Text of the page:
Julia Louis-Dreyfus Gets the Mark Twain Prize, 'Agatha Raisin' Returns, 'Little Drummer Girl,' 'Mission to the Sun' and 'Mars'
A critical checklist of notable Monday TV:
Julia Louis-Dreyfus: The Mark Twain Prize (9/8c, PBS, check local listings at pbs.org): She has 11 Emmys and 9 SAG Awards, so you’d think she’d be used to it by now. But darned if Julia Louis-Dreyfus doesn’t get choked up as she accepts this prestigious prize, the 11th awarded by the Kennedy Center for outstanding achievement in American humor. With her trademark gift for delivering subversive material in the most devilishly charming way, she gives thanks while comically obsessing on a role that got away—and even finds a way to laugh at her recent battle with breast cancer. (Seinfeld co-creator Larry David, in a taped segment, beats her to that particular punch.) Others saluting, and gently roasting, the legend who graduated from Saturday Night Live to Seinfeld, The New Adventures of Old Christine and Veep: Jerry Seinfeld, Stephen Colbert, Tina Fey, Lisa Kudrow, Broad City’s Ilana Glazer and Abbi Jacobsen (leading a contemporary dance salute to Elaine’s twitchy Seinfeld moves), Bryan Cranston, Keegan-Michael Key and an uproarious Kumail Nanjiani. Until she eventually gets her own Kennedy Center Honor, this is as good as it gets.
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Agatha Raisin and the Wizard of Evesham (streaming on Acorn TV): Think Miss Marple with fashion sense and a sex drive, and that’s Agatha Raisin — the delightful creation of author M.C. Beaton brought to flamboyant life by Ashley Jensen (Ugly Betty) — in a ditzy nutshell. In the first of three TV-movies comprising a very welcome second season — the next premieres on Christmas Eve — Agatha exposes more intrigue within her quaint British village when a local hairdressing “wizard” (James Lance) turns out to be a blackmailer of vulnerable housewives. Multiple murders ensue, but the tone is less sinister than slapstick as Agatha rallies her posse of single ladies, and one gay sidekick (Mathew Horne), to tie up all the various split ends.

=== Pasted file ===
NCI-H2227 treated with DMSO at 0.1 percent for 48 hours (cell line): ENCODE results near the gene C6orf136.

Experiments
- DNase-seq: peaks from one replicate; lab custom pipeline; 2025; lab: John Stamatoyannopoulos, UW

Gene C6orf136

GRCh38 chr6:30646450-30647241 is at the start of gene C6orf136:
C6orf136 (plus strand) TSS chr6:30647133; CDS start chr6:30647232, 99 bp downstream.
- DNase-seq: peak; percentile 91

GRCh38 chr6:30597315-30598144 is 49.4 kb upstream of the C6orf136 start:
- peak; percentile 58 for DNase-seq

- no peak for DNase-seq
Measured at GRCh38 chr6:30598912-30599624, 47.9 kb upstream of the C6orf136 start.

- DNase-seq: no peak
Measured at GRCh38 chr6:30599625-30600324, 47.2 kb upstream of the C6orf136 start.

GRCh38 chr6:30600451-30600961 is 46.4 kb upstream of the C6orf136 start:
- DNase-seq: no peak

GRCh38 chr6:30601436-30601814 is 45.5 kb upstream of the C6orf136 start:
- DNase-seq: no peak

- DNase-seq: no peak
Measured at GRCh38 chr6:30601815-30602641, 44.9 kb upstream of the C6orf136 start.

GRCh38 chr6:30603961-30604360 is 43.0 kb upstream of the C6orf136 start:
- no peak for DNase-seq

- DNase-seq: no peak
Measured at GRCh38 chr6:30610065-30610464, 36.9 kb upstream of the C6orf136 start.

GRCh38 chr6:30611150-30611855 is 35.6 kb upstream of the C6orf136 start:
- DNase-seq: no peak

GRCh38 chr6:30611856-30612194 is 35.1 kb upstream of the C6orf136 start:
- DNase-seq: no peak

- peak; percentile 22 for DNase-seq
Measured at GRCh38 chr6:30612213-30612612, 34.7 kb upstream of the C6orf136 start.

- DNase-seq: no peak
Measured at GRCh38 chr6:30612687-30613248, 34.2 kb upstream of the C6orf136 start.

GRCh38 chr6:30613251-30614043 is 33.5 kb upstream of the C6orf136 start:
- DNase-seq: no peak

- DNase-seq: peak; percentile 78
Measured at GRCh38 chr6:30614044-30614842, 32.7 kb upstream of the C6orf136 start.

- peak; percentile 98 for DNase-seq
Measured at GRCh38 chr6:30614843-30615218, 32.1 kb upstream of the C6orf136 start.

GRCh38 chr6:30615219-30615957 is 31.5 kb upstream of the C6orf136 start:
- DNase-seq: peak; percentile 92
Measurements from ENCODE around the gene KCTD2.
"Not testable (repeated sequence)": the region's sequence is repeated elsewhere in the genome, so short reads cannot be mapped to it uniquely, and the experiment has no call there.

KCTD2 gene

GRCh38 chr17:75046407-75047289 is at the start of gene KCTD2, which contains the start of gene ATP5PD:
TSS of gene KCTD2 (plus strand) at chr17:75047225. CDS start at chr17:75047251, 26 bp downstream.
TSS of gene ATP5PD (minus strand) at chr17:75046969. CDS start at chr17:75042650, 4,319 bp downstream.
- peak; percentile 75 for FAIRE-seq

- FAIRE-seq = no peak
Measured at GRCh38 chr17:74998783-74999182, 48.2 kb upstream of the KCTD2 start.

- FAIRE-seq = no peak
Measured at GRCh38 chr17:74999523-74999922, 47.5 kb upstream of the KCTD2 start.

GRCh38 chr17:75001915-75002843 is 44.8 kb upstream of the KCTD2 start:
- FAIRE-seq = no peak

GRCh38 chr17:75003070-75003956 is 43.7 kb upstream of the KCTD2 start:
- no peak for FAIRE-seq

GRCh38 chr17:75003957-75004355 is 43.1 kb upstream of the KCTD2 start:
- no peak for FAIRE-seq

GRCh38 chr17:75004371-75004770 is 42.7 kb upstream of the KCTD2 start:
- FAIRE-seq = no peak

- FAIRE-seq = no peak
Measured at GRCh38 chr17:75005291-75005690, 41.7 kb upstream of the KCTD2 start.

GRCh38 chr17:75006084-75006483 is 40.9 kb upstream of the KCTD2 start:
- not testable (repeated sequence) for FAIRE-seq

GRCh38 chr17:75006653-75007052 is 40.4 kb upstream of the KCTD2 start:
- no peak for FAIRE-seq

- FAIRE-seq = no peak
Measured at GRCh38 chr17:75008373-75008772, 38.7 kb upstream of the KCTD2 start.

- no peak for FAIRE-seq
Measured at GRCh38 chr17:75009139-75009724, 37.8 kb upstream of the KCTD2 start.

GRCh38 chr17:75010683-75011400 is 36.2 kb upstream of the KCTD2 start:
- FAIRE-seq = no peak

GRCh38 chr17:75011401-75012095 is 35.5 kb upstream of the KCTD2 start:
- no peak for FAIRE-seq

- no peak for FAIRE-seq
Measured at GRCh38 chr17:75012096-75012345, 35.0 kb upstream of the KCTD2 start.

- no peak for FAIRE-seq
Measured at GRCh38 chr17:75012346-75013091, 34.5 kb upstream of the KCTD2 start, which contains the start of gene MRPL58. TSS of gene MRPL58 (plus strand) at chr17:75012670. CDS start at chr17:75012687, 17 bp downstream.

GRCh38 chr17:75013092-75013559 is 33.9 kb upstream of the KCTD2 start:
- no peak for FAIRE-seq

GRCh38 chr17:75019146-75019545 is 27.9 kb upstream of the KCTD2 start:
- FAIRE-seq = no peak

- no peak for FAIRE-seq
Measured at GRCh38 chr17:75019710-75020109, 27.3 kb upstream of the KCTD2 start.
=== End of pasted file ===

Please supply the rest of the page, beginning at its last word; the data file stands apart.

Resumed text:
The Little Drummer Girl (9/8c, AMC): With two-hour installments airing through Wednesday, this deluxe adaptation of the John le Carré spy classic (from the producers of 2016’s Emmy-winning The Night Manager) should make a star of British ingénue Florence Pugh, who plays the pivotal role of Charlie, a firebrand actress turned double agent in this morally complex story. Pugh brilliantly captures Charlie’s bravado and vulnerability as she is seduced by an Israeli intelligence agent (Big Little Lies’ Alexander Skarsgård) to accept the role of a lifetime — as a spy infiltrating a Palestinian terror cell.
Mission to the Sun (8/7c, National Geographic): Nat Geo is truly out of this world with a double-bill including a documentary examining NASA’s preparation for the launch of the Parker Probe, humanity’s first mission into the sun’s corona. The goal is to explore solar activity in hopes of better forecasting space weather events that could impact Earth. Followed by a new episode of the terrific sci-fi/documentary hybrid Mars (9/8c), in which the tension between the astronauts’ and miners’ camps escalates when the Lukrum crew’s dig has unexpected consequences.
Inside Monday TV: Another season of ABC’s Dancing With the Stars (8/7c) comes to a close, with the final four couples reprising a routine from earlier in the season before dancing the fan-favorite freestyle. Performers include Dan+Shay, Robin Thicke, Lauren Daigle, Avril Lavigne, Tinashe and recently ousted competitor John Schneider… The notorious Dr. Lane Hunter (Melina Kanakaredes) is back on Fox’s The Resident (8/7c), but is she still up to no good? … It’s the Johnsons’ first Thanksgiving in CBS’s The Neighborhood (8/7c), but breaking bread and making peace with the Butlers next door may not be easy when Dave’s (Max Greenfield) decidedly un-P.C. mom (guest star Marilu Henner) pays a visit for Turkey Day.